Archive for March, 2012

Mentor Lunch

You can’t spend much time around the Rescue Mission without hearing the mantra “Recovery Happens in Relationships”…because it’s the truth.  An important part of the work God does in our program involves surrounding men and women with people who genuinely care for them and are committed to them and their recovery.  These volunteer mentors from the church community here in Santa Barbara spend one-on-one time and convey God’s love and care through the time they spend with individual residents.  Many mentor relationships extend beyond our program and become life-long friendships.

Rolf Geyling
President

RIGHT TIME, RIGHT PLACE

I recently experienced the joy of watching, Sarah, a long-time homeless woman find housing.  She has been staying at the Santa Barbara Rescue Mission off and on since 2010.  A few weeks ago, I saw wonder on her face as she looked around her own apartment with a private bathroom, kitchenette and patio.

I played a role in this success through my work as the Homeless Guest Services Supervisor for the Santa Barbara Rescue Mission.  Sarah and I became acquainted during her stay at the Mission, and I helped her through some rough spots. She also became friends with one of our volunteers, Cheryl Smith. Cheryl and I provided a sounding board and support system to our homeless friend so that she could remain stable in our overnight women’s dorm.

It takes more than one agency or individual to see someone into housing, so I am so grateful to be part of the Housing Placement Taskforce that emerged as a part of Common Ground Santa Barbara. We began a year ago by identifying the most vulnerable homeless men and women in Santa Barbara County, and are now working to house those who ranked from 1 to 100 on the survey.  The Housing Placement Taskforce includes Santa Barbara County and Santa Barbara City Housing Authorities, doctors, psychiatrists, jail personnel, shelter providers, lawyers,  public health nurses, and others who collaborate to locate and assess the homeless people on the list, and then to help them through the housing application process.  Sarah was number 51 on the Vulnerability Index and with my advocacy was assessed as being the most ready to go into housing at this particular complex.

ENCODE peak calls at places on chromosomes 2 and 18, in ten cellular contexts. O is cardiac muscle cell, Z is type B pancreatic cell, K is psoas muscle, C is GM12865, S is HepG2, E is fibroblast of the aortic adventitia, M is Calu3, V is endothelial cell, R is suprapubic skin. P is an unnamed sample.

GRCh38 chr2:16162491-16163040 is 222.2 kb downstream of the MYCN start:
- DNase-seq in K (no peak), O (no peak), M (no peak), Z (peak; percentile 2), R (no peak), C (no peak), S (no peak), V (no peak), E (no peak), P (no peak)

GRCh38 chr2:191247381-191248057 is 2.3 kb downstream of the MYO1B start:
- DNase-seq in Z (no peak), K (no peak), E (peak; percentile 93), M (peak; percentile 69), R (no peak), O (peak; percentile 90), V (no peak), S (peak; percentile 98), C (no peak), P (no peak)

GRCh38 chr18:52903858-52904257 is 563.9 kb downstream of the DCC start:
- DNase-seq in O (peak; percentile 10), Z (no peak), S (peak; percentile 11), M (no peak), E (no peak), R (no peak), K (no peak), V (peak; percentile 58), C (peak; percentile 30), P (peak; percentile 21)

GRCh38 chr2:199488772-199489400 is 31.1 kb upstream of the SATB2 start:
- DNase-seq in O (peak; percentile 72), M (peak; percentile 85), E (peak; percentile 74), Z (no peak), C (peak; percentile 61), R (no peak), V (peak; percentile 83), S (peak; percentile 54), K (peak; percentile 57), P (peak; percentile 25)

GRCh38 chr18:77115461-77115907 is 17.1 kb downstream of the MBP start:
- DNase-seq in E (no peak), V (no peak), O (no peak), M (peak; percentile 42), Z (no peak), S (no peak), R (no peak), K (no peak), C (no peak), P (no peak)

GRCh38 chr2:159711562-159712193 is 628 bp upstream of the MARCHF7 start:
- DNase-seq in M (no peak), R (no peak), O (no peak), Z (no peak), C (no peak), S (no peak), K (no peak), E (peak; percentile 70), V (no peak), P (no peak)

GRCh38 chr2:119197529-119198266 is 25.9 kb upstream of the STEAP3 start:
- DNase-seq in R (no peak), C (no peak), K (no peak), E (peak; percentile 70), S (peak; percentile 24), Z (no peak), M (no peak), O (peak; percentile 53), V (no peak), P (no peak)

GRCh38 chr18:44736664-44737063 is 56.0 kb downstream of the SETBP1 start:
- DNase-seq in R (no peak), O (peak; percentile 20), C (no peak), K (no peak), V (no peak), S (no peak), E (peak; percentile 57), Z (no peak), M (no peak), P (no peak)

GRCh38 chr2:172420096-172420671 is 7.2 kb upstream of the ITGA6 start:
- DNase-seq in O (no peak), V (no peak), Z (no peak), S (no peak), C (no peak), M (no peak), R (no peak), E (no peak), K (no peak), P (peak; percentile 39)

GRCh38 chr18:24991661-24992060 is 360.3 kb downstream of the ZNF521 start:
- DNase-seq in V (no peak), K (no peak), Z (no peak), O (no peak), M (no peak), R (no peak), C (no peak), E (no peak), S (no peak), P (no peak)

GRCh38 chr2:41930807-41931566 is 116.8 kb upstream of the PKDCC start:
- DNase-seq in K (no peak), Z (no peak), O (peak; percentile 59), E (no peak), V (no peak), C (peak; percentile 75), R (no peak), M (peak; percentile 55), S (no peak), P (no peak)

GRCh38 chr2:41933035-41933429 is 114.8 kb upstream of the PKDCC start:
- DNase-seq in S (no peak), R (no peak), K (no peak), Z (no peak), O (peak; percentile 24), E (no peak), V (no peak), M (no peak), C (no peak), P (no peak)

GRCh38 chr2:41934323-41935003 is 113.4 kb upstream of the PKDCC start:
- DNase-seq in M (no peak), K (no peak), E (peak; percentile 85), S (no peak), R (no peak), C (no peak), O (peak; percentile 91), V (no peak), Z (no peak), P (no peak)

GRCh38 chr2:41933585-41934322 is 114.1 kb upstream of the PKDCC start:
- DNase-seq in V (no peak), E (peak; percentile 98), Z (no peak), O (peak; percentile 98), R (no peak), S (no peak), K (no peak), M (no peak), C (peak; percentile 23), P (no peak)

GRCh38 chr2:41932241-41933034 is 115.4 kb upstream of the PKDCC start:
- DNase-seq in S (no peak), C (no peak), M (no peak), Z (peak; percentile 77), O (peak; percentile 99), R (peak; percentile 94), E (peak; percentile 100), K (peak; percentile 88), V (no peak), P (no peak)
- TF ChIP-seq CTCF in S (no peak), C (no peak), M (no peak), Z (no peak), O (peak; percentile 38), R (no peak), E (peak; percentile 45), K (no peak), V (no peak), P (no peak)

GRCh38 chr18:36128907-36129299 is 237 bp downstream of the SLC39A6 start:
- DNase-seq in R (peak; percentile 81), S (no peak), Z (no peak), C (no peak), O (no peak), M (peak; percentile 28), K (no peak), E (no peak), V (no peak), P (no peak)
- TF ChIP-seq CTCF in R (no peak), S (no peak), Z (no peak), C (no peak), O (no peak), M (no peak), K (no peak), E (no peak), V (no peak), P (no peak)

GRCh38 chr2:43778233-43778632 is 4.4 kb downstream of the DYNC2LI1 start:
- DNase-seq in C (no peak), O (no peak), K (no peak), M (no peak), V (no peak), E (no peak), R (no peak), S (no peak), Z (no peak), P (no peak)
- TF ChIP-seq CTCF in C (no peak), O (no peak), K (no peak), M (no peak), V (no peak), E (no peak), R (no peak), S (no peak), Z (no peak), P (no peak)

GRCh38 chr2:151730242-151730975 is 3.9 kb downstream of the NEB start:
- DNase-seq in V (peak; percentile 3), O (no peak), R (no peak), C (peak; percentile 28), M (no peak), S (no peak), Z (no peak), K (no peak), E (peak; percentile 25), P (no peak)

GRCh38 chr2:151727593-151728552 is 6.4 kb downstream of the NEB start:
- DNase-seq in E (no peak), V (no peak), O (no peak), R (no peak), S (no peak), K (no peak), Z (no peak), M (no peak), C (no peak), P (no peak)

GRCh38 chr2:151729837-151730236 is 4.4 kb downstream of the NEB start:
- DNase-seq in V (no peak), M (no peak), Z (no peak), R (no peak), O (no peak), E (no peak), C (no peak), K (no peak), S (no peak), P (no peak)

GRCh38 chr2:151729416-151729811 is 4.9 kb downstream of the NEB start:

After years of trying to help house other homeless men and women before the Common Ground effort, I am amazed at the speed at which we were able to assist Sarah.  There are still many people who will have to wait years to find housing in this county; but we are making progress in assisting those who are suffering most to find the housing and supportive services that will, perhaps, change their lives forever. I’m hopeful that Sarah is not the only one—there are currently three men at the Rescue Mission who are in line to be housed, one at the beginning of April.  I consider myself very blessed to be a part of this process.

Jill Wallerstedt
Homeless Guest Services Supervisor

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